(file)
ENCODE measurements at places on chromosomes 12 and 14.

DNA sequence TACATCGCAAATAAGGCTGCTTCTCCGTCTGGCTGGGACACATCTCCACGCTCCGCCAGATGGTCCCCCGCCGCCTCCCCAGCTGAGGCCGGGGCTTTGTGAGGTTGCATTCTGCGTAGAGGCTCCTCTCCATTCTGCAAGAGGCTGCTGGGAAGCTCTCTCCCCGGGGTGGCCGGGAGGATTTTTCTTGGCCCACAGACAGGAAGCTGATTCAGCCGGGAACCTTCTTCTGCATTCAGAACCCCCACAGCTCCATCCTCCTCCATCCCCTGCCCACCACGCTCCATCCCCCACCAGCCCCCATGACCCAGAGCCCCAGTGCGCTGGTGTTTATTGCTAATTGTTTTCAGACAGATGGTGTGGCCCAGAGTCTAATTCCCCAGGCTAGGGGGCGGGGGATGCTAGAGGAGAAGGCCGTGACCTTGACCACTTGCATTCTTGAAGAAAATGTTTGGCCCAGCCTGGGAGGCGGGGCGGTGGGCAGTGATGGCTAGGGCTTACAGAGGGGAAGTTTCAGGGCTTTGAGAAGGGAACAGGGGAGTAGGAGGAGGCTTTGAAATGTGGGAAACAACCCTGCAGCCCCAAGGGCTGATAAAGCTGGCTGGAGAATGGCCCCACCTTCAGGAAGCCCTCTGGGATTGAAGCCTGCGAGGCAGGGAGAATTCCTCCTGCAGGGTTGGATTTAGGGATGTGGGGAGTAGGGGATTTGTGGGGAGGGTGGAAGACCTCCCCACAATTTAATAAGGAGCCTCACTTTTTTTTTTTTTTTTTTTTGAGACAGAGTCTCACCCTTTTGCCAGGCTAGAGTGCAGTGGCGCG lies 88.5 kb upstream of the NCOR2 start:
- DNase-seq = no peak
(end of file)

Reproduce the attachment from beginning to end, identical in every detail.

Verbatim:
ENCODE measurements at places on chromosomes 12 and 14.

DNA sequence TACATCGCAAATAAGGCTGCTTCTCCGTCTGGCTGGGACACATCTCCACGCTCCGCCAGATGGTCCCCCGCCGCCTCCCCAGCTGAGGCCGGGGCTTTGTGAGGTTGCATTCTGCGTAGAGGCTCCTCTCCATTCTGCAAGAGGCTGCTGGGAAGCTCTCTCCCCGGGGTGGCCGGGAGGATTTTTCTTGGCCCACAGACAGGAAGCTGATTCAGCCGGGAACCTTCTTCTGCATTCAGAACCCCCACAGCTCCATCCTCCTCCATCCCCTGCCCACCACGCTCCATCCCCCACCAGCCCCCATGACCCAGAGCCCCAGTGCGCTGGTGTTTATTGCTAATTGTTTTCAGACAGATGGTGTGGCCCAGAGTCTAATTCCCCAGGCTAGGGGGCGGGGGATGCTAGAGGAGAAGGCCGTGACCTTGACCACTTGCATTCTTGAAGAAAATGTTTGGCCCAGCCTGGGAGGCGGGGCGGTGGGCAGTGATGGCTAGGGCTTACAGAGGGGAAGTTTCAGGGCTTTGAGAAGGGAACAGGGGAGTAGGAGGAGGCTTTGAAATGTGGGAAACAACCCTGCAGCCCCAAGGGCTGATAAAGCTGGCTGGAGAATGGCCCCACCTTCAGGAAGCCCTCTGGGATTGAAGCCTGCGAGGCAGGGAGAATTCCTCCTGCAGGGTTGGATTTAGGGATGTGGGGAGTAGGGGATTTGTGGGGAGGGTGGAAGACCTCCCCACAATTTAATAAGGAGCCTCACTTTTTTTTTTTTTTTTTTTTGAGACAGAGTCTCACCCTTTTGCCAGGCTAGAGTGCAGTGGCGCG lies 88.5 kb upstream of the NCOR2 start:
- DNase-seq = no peak